“Rani appears to have cracked the biologics injectable-to-oral code, with a disruptive platform offering a technological, rather than pharmacological, approach to delivery,” writes Stifel analyst Annabel Samimy.
Ms. Samimy explains that the RaniPill—effectively an auto-injector into the GI tract—leaves the biologic intact as it is delivered into the vascular intestinal wall. “This has yielded the highest bioavailability ever achieved using an oral route, rivaling the injectable routes,” she added.
BTIG’s Bert Hazlett said that to pull off this challenging goal, RaniPill employs a coated pill with a self-inflating balloon that effectively delivers a biologic-filled, rapidly absorbable small dart/needle into the wall of the small intestine.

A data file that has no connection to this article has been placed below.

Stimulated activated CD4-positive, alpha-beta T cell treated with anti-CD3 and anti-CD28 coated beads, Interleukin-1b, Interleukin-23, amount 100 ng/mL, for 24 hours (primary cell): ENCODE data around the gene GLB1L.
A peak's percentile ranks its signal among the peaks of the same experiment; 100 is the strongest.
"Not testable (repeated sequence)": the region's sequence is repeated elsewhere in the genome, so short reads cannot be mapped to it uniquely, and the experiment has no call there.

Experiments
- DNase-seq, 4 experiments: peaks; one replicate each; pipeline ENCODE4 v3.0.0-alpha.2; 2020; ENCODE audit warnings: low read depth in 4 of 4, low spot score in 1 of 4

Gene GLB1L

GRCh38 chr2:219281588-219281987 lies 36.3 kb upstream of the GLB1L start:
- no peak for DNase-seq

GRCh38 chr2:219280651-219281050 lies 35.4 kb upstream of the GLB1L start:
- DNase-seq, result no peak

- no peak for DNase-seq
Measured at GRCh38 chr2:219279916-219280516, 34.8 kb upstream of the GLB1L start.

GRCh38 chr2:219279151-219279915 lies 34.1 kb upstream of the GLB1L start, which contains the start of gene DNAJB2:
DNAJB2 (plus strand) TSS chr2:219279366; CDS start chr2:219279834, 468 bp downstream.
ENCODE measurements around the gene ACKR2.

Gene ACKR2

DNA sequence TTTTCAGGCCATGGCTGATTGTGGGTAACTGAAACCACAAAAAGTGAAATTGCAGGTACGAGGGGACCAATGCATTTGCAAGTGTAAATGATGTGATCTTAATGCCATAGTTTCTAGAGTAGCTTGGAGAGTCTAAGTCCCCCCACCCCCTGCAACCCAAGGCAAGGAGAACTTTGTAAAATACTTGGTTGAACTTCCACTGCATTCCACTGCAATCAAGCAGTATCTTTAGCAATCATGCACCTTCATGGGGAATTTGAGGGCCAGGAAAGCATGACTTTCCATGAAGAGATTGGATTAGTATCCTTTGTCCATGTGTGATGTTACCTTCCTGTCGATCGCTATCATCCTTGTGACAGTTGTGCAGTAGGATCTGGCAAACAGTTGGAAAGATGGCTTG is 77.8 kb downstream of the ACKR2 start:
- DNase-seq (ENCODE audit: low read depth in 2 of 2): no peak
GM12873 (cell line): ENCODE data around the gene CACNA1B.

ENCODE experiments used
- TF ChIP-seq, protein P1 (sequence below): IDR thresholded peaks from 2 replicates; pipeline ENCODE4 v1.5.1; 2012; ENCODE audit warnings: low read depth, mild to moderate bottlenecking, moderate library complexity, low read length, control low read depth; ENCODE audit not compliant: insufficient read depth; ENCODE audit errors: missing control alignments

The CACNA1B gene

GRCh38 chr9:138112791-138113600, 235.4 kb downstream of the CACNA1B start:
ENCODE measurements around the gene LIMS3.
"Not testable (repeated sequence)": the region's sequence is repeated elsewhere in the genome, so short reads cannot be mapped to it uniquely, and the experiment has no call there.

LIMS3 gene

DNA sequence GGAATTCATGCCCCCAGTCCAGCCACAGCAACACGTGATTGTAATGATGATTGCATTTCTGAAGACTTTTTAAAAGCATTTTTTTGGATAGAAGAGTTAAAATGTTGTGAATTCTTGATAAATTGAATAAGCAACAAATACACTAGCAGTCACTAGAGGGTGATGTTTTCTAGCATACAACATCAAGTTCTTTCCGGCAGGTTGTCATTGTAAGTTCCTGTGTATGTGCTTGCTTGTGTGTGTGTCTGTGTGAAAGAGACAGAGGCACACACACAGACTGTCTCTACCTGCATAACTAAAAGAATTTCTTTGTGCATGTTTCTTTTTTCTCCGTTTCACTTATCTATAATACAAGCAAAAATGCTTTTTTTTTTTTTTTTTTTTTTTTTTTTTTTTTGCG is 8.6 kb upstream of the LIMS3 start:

He said preclinical and initial clinical data show that the RaniPill can deliver biologics with bioavailability in the range of 40% to 78%, generally comparable to injection, with good dosing accuracy.
“This platform technology, which also employs Rani’s novel biologic formulations (microtablets) in addition to its novel delivery technologies, appears to be widely applicable to many different biologics that span a range of therapeutic categories,” Mr. Hazlett said.
RaniPill has already been tested across 10 biologic categories, which account for $85-billion in sales.
“With 85% to 90% of patients expressing a preference for oral options, we believe RaniPill offers a disruptive technology that could, at a minimum, garner a piece of the biologics market, improve compliance for better therapeutic outcomes, and potentially expand the treatment market,” Ms. Samimy said.